Giants prospect Heliot Ramos confident as he closes in on MLB dreams


Giants prospect Heliot Ramos confident as he closes in on MLB dreams

SAN FRANCISCO -- The statement was bold, but Giants officials loved it. 

Heliot Ramos, 17 at the time, visited Oracle Park a few weeks after he was taken in the first round in 2017 and announced that he hoped to be back and in the lineup in three years.

A few feet away, manager Bruce Bochy sat with some members of the front office. They smiled and said they hoped the confident young outfielder would reach his dreams. 

The three-year mark comes next summer, and it turns out Ramos' lofty goal might have actually been pretty reasonable. The Giants hope he'll start next season in Triple-A, and president of baseball operations Farhan Zaidi said recently the hope is that Ramos and Joey Bart debut next season. 

As he leaned back on a bench outside Salt River Fields in Scottsdale earlier this week, Ramos -- who is playing in the Arizona Fall League -- flashed a wide smile as his teenage words were repeated back to him.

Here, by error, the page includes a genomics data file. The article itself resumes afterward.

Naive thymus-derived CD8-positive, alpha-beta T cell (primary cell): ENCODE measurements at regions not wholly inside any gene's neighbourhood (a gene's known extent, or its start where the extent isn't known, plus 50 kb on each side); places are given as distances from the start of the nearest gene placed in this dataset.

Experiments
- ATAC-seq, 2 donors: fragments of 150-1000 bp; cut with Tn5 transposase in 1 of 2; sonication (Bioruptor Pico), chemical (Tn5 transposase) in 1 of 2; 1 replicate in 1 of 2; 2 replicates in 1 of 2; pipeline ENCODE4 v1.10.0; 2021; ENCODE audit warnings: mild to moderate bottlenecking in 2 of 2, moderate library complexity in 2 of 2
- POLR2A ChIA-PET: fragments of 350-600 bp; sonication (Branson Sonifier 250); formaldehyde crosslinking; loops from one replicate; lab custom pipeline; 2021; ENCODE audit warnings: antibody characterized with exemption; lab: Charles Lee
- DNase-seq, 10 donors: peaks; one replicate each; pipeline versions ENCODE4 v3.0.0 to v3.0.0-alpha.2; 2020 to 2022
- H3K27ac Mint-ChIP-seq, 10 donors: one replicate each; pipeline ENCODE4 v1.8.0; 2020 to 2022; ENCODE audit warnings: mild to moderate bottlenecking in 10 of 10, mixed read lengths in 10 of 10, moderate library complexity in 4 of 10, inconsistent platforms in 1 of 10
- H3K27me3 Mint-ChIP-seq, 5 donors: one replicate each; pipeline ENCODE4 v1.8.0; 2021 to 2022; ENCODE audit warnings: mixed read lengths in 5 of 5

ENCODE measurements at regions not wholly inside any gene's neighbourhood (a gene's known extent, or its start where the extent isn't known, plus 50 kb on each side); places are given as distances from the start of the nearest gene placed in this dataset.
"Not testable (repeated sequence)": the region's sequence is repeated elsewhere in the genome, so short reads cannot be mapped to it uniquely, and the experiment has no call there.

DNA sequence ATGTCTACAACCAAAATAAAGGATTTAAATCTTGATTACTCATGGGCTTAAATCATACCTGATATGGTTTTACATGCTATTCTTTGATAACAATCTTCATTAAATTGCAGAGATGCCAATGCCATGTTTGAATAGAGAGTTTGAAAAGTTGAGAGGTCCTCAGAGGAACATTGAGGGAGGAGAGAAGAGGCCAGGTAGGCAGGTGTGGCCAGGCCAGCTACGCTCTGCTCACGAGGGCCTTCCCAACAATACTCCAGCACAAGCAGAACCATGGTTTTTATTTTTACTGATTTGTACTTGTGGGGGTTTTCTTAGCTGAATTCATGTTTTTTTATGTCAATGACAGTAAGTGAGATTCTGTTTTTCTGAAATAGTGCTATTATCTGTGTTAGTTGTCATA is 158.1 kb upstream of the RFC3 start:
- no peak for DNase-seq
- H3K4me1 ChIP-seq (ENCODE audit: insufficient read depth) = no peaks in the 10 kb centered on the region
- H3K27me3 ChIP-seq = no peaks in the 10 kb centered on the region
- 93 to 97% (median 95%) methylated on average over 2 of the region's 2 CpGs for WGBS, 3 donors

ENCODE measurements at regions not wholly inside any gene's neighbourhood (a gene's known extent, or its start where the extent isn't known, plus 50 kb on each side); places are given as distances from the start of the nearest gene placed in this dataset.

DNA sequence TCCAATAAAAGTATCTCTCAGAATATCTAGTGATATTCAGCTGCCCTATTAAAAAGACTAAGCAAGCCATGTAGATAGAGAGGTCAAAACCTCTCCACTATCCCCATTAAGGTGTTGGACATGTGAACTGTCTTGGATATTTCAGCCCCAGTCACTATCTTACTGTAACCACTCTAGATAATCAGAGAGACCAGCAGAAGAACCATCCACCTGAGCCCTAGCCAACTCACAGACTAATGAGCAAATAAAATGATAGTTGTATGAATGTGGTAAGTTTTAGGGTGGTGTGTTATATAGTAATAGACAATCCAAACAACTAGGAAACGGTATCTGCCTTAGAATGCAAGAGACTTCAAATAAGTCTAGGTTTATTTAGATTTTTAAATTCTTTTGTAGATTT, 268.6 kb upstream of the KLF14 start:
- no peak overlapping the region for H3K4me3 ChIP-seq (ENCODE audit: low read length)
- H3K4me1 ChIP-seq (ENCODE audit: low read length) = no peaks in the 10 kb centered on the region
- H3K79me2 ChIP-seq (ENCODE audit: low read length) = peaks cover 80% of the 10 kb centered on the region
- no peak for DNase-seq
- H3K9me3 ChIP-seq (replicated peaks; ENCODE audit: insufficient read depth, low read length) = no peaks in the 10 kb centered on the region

"I hope so, but I've got a different mindset now," he said. "I've learned how baseball works. I always knew it was hard because I've seen it with my brother (minor leaguer Henry Ramos), but I'd never experienced it myself."

It's a difficult journey through the minors, but more and more, hitters are breaking through before they're even legally old enough to drink. Since Ramos sat in that dugout three years ago, players like Juan Soto (currently 20), Ronald Acuña Jr. (21), Fernando Tatis Jr. (20) and Vladimir Guerrero Jr. (20) have become fixtures in MLB lineups. 

It's a big part of the game now, and that age gap is what made Ramos' 2019 season so exciting. Overall, he hit .290 with a .369 on-base percentage, .481 slugging percentage and 16 homers in a season that was shortened to 102 games because of a knee sprain. 

But Ramos was more than three years younger than the average hitter in the California League, and five years younger than average in the Eastern League. Even now in the Fall League, where the top prospects are often younger, Ramos -- who doesn't turn 21 until next September -- is 3.2 years below the average age of hitters. 

Ramos has struggled in the Fall League, picking up just seven hits in 41 at-bats, and his numbers took a dip in Double-A. He had a .742 OPS in 25 games there but said he loved the challenge. 

"It was pretty cool," he said. "I liked the competition there. I liked the players there. It was really good and I liked my time there a lot. The pitchers, they execute more than at other levels. The stuff might be the same, but they execute better and they know what they're doing."